Archive for the ‘encouragement’ Tag

Them’s Fightin’ Words   Leave a comment

For those of you who find encouragement from challenges to fight on, here’s a great video:

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Posted July 7, 2016 by janathangrace in Story

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Singing in the Dark   1 comment

We need good stories, stories of courage and generosity and unexpected kindness.  In this dark world, we need to share stories of endurance and empathy and reconciliation–not to falsify reality, to romanticize the present or expect fairytale endings here, but to remind us that there is some good still, some glimmer of light to warm our hearts.

Bubblewrapping ourselves with comfortable lifestyles to avoid this broken world may bring picket-fence peace, but is not living by faith.  Faith is never a denial of the bad.  The very reason we are called to live in hope is that our present is rife with heartbreak.  The tintinnabulations of good that we catch are echos of a future yet to be.  So we tell those little stories of good to recall our coming deliverance, to remind ourselves that the infinite and eternal glory of God that surrounds this dark closet of our earthly days is the far greater reality, though it only reaches us through the cracks of our prison.  Those glints of good we share with one another makes our suffering more endurable though it may not lighten our present pain.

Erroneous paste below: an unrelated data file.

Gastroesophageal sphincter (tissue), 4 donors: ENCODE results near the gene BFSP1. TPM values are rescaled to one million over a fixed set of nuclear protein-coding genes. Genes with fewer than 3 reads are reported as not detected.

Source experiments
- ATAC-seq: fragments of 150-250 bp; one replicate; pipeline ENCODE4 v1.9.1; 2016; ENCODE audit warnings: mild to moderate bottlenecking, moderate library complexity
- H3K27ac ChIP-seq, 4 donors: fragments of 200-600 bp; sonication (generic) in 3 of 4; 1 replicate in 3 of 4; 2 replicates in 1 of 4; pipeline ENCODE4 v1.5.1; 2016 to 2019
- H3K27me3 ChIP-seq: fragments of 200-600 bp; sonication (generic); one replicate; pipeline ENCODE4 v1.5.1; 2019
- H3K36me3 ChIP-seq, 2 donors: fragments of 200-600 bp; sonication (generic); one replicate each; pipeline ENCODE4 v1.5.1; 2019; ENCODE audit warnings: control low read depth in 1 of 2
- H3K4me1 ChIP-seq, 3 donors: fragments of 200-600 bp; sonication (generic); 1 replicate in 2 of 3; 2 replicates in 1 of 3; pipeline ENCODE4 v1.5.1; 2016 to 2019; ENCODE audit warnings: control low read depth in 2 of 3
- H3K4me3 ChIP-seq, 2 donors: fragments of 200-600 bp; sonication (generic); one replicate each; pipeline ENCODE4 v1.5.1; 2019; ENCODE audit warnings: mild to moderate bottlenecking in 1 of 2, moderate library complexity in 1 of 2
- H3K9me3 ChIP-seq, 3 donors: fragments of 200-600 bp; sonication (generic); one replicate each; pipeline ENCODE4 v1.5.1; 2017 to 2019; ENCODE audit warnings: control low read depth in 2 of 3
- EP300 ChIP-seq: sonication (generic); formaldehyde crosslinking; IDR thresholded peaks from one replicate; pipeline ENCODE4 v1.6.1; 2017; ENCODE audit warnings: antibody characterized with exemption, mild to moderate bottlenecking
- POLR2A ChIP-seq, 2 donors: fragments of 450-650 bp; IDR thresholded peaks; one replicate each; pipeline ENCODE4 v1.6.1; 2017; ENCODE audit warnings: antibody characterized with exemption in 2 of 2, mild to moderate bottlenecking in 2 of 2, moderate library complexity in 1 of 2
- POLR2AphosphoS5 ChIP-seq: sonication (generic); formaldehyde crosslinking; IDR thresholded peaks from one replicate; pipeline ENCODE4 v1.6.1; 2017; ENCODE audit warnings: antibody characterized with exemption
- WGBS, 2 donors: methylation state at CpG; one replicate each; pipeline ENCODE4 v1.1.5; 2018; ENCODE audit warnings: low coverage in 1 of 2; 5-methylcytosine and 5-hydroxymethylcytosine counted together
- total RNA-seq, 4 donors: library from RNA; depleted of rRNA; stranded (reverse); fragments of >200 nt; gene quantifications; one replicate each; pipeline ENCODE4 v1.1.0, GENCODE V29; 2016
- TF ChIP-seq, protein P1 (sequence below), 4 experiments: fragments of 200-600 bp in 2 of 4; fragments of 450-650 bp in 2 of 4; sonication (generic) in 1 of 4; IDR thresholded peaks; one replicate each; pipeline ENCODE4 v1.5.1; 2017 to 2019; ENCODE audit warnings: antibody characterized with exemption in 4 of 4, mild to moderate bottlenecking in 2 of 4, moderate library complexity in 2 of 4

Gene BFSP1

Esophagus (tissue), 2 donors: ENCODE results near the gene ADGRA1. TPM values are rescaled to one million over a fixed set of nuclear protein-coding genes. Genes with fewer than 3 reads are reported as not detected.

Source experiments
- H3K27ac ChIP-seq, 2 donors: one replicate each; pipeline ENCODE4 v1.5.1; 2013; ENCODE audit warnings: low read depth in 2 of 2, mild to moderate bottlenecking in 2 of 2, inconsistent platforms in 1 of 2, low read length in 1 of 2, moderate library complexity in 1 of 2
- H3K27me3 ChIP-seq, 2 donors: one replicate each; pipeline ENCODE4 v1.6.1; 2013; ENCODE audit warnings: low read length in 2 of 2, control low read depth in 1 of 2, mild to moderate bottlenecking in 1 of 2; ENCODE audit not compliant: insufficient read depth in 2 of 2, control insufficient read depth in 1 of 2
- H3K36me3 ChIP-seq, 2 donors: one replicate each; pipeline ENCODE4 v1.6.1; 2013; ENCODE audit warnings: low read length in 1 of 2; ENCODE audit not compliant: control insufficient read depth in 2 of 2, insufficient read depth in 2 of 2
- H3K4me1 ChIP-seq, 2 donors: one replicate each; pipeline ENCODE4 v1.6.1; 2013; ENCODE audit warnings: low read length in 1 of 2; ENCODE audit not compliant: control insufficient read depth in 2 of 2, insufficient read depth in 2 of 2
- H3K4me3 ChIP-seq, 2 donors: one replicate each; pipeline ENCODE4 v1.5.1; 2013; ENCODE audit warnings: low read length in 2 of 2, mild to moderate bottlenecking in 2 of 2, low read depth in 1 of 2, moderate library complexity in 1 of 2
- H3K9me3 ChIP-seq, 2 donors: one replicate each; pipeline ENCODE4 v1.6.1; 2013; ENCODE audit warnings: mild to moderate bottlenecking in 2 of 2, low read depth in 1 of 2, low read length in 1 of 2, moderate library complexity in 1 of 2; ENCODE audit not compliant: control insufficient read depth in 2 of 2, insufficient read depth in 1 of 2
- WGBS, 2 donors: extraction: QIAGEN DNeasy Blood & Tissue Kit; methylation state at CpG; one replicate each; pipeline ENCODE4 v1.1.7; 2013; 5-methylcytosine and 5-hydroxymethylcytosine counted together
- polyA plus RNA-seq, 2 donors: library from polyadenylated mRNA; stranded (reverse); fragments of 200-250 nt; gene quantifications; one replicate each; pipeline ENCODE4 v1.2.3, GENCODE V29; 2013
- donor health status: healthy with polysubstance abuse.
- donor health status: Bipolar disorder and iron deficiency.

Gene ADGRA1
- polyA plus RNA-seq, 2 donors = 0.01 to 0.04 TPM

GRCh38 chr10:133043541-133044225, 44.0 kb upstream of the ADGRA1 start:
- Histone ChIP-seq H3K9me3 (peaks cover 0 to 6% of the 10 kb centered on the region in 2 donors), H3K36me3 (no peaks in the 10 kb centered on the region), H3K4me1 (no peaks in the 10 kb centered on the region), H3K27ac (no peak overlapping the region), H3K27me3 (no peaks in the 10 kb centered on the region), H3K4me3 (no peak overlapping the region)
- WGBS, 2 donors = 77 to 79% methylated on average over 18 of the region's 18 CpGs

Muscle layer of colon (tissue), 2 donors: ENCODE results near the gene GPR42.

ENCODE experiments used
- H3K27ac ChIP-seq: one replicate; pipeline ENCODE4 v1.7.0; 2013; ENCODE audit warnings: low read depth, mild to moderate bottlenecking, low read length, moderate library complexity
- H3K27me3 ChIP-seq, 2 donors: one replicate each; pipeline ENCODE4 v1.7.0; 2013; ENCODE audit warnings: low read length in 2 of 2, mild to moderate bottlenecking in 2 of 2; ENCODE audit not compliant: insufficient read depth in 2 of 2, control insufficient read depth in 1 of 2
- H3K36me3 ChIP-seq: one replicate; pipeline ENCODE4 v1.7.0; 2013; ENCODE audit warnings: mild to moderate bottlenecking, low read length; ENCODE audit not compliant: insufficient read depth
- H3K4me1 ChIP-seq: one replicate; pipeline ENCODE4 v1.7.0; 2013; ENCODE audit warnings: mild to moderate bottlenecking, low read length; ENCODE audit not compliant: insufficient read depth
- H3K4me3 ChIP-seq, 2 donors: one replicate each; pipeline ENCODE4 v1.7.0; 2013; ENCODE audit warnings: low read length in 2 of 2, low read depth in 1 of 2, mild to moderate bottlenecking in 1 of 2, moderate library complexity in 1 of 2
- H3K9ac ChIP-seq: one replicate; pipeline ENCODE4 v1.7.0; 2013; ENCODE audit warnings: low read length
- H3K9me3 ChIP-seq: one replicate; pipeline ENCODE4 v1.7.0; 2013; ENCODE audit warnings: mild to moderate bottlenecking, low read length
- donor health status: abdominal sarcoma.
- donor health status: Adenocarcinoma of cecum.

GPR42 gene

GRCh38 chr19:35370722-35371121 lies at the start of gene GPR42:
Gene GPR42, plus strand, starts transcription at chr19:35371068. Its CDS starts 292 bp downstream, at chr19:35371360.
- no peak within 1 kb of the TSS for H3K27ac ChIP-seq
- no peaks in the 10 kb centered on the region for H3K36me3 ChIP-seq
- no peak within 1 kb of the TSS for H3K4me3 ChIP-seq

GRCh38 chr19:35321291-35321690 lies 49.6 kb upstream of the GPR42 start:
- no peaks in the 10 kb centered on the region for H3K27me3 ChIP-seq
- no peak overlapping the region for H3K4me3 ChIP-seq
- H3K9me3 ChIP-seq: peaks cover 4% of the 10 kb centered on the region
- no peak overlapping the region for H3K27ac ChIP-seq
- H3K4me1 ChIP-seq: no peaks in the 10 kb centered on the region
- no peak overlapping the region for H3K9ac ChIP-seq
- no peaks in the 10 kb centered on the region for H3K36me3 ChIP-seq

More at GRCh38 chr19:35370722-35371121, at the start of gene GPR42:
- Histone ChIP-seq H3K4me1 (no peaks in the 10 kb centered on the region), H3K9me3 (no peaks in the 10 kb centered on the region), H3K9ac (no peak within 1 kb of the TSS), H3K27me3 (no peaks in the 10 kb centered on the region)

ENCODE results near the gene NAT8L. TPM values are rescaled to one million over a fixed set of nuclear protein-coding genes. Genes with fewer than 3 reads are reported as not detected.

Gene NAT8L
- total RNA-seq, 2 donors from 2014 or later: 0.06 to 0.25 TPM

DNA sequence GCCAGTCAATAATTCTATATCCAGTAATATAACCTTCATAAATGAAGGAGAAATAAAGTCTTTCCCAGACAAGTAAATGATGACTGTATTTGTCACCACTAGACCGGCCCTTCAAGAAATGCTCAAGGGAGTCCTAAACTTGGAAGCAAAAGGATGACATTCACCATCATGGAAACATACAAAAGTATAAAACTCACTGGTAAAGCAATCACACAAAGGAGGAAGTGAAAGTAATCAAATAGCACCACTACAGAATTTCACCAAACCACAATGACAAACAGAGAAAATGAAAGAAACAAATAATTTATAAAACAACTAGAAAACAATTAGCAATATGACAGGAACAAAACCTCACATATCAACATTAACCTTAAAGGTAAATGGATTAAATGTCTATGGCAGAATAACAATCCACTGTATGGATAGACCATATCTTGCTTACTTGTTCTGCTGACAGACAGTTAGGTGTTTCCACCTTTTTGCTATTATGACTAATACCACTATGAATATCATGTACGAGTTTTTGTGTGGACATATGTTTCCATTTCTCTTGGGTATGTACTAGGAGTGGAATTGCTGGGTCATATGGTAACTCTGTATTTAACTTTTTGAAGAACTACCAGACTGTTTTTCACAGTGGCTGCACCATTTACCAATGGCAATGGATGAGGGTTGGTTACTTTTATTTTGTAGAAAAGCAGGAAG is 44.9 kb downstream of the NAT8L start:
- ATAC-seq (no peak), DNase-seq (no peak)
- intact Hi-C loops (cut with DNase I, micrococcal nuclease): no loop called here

So come let us sing to one another in the dark and encourage our hearts with hope of redemption.  God is good, and one day we will see it and feel it and breathe it, but until then let us cheer ourselves with the little sparkles of good that we daily encounter.

Of the many heart-warming stories out there, here is a good one.

Posted May 29, 2015 by janathangrace in thoughts